“The two parties in 1920… have both nominated men of Presidential stature for Vice President,” a New York Times article that summer read. Those two men were FDR and Calvin Coolidge, who would both become president. In fact, 1920 is the only year in American history when both major-party vice presidential nominees later became president.
In fact, Franklin D. Roosevelt is one of only two losing vice presidential nominees of a major party to later ascend to the presidency. The other: John Tyler, who lost in 1836 as a Whig Party running mate for Hugh Lawson White, but would later be elected vice president in 1840 on the Whig Party ticket behind William Henry Harrison.
The article also stated: “To find a parallel to the present-day interest in both Roosevelt and Coolidge, one would have to hark back to 1884, when Logan and Hendricks ran for the same office.” Wait, who?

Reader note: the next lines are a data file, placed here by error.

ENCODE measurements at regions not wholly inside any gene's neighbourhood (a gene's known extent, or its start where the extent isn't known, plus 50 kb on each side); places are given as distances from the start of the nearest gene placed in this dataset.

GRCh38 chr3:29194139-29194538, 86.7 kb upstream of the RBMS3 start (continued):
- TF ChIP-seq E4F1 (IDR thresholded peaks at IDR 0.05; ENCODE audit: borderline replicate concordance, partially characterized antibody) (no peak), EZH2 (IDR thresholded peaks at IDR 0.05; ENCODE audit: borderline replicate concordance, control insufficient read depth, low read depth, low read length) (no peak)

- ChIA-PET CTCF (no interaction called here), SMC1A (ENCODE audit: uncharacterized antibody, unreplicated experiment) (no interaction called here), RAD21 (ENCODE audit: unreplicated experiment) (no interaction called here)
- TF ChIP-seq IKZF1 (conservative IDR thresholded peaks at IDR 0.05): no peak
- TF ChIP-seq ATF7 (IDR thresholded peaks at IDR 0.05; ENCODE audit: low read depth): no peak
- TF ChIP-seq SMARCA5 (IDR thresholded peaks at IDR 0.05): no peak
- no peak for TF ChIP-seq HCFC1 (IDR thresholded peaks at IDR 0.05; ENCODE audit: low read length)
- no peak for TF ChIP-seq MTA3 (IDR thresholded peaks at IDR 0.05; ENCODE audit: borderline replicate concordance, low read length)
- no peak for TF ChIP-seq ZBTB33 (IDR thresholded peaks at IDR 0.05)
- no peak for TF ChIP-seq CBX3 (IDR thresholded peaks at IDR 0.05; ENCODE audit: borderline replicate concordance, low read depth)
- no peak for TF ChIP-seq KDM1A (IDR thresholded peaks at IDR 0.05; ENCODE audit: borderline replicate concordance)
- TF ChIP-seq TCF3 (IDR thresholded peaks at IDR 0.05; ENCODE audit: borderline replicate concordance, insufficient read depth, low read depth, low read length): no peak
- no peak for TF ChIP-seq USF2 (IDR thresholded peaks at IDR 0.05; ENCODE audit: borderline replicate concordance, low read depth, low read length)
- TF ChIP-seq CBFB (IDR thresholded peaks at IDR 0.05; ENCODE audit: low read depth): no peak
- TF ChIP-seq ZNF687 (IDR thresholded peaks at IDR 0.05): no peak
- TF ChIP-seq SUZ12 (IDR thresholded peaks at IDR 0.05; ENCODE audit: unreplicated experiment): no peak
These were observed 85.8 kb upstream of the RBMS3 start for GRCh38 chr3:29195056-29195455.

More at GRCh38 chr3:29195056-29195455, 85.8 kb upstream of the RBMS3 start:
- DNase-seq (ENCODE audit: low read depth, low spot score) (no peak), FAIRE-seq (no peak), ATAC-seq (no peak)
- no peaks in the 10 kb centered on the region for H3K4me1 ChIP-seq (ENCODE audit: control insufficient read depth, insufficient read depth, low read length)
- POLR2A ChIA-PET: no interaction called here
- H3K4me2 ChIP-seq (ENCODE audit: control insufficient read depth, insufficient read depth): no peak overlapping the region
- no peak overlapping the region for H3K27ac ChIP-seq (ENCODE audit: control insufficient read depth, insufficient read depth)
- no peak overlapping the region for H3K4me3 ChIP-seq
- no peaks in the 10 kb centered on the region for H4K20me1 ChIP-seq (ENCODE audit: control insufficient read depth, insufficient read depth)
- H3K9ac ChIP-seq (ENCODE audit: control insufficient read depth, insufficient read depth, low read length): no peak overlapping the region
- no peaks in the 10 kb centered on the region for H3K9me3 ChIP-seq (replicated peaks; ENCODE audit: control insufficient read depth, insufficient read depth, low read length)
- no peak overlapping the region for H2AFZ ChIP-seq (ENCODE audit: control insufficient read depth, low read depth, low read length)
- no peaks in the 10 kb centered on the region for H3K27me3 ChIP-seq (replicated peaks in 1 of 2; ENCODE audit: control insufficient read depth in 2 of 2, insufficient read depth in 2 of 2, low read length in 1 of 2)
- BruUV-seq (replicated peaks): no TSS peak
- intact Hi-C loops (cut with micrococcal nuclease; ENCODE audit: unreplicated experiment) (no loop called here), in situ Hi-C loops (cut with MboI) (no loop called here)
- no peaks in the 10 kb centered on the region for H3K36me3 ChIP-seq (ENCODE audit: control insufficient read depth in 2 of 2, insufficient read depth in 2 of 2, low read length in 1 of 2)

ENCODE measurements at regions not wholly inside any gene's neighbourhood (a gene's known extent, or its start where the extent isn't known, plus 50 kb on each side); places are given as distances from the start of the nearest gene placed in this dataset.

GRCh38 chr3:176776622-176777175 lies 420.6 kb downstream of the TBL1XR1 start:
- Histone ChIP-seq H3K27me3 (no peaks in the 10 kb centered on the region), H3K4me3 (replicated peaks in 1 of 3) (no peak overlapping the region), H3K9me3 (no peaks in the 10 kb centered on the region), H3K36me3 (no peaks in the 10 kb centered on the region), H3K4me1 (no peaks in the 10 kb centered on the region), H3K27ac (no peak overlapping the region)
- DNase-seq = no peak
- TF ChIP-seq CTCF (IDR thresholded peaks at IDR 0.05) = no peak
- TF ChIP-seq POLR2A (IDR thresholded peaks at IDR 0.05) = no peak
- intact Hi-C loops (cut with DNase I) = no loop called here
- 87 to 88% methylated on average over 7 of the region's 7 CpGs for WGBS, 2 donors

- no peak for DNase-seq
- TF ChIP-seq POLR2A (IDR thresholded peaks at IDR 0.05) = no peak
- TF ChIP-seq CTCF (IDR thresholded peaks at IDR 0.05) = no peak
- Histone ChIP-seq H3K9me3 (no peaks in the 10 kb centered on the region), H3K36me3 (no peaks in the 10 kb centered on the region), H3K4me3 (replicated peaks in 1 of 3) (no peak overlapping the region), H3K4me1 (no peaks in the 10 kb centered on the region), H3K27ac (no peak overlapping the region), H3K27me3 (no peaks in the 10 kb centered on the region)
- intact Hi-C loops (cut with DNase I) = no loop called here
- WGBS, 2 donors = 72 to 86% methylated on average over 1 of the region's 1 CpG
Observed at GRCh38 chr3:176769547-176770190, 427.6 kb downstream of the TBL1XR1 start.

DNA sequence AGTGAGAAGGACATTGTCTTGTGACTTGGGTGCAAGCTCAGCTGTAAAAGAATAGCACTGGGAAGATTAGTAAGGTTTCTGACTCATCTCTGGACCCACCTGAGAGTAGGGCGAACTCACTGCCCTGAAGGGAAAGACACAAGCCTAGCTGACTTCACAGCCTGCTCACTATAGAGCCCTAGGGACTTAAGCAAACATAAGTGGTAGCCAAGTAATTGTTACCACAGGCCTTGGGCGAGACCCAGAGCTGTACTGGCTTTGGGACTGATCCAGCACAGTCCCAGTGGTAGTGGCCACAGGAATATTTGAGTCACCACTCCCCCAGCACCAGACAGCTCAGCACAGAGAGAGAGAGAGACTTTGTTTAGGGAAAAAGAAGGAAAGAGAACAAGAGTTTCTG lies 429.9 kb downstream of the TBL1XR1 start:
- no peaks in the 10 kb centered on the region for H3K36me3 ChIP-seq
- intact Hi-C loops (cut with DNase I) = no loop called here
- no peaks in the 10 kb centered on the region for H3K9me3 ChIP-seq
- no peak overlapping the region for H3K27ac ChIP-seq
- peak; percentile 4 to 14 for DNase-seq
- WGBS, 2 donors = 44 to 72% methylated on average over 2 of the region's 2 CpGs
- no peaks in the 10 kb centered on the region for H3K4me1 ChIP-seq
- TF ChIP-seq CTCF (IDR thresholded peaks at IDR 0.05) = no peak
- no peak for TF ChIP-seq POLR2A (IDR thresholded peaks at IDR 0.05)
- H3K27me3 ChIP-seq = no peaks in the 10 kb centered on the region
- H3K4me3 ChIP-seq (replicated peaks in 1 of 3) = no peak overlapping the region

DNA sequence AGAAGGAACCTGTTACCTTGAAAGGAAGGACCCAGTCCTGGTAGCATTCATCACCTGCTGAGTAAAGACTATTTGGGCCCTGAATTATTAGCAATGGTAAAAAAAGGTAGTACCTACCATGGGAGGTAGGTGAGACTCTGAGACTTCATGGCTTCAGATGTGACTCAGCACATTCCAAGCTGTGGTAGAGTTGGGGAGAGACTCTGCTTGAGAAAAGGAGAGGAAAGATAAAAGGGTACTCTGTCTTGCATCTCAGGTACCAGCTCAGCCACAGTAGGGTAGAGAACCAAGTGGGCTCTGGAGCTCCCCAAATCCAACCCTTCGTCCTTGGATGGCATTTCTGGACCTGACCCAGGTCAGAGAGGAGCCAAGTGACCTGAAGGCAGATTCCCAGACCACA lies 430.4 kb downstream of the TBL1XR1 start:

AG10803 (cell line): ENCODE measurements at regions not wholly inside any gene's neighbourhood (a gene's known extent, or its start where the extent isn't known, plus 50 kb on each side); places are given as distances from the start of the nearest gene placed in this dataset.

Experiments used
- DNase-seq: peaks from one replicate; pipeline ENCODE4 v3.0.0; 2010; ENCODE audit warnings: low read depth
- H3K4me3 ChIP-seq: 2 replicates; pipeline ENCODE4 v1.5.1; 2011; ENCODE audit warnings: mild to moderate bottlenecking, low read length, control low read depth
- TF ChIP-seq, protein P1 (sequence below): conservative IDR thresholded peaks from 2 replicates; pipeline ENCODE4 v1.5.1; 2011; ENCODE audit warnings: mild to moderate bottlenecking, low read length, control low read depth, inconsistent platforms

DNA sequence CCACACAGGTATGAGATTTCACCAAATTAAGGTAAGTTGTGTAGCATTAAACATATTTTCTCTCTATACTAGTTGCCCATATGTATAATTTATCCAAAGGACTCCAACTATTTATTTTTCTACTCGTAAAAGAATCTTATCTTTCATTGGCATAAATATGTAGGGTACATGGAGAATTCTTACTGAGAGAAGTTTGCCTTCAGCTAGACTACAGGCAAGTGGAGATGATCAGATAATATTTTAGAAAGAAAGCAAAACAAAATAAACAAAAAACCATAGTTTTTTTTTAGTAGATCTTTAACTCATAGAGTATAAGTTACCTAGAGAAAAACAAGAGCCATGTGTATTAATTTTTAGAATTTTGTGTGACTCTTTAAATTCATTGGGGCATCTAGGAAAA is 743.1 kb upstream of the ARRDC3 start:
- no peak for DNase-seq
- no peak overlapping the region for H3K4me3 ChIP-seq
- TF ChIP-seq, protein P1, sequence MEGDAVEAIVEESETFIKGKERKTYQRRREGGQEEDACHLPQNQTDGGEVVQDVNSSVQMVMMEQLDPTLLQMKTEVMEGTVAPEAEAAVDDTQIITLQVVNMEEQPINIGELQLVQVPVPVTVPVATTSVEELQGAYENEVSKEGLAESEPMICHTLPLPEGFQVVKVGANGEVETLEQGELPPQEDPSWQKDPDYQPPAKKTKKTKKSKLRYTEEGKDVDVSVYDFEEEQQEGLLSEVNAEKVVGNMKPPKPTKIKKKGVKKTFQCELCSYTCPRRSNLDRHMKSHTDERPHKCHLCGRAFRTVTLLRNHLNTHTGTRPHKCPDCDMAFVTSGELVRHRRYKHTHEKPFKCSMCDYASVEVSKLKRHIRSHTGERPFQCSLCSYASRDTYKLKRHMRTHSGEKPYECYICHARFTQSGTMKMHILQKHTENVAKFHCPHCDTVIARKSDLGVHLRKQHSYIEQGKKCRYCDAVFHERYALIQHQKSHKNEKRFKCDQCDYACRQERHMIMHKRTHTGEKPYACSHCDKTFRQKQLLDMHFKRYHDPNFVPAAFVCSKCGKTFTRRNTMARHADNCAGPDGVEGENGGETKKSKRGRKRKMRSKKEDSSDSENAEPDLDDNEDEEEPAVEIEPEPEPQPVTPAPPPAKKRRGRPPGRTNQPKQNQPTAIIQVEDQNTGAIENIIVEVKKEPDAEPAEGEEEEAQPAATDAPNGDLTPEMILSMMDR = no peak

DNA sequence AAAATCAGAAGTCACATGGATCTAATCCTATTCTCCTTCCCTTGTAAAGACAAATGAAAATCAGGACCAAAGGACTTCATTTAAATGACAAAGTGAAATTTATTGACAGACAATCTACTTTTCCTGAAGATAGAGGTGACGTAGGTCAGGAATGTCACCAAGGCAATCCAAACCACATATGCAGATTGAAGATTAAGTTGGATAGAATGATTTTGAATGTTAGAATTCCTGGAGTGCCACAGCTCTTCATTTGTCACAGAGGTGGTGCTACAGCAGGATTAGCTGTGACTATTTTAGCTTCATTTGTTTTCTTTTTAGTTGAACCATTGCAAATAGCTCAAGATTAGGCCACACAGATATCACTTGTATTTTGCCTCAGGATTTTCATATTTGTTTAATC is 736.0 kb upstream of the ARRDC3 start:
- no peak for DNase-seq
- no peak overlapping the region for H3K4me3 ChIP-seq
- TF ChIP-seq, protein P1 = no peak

Former Indiana Senator and Governor Thomas Hendricks had previously been the 1876 Democratic vice presidential nominee behind New York Governor Samuel Tilden. The ticket won the popular vote but lost the Electoral College. Hendricks was nominated for vice president again in 1884 behind another New York governor, Grover Cleveland. Winning the White House this time, Hendricks only served about eight months before dying unexpectedly of natural causes. The vice presidency remained vacant for the remainder of Cleveland’s term.
Illinois Senator and former Civil War Union Army General John Logan ran as the Republican vice presidential nominee, behind former Maine Senator and former Secretary of State James G. Blaine.
Both Hendricks and Logan are largely forgotten today, neither having served as president — although Washington, D.C. residents know the latter as the namesake of the city’s neighborhood Logan Circle.
The Vice Presidency Comes to the Fore: Both Parties Have Broken With Tradition to the Extent of Picking Men of Positive Achievement Well Qualified for High Office
Published: Sunday, July 11, 1920
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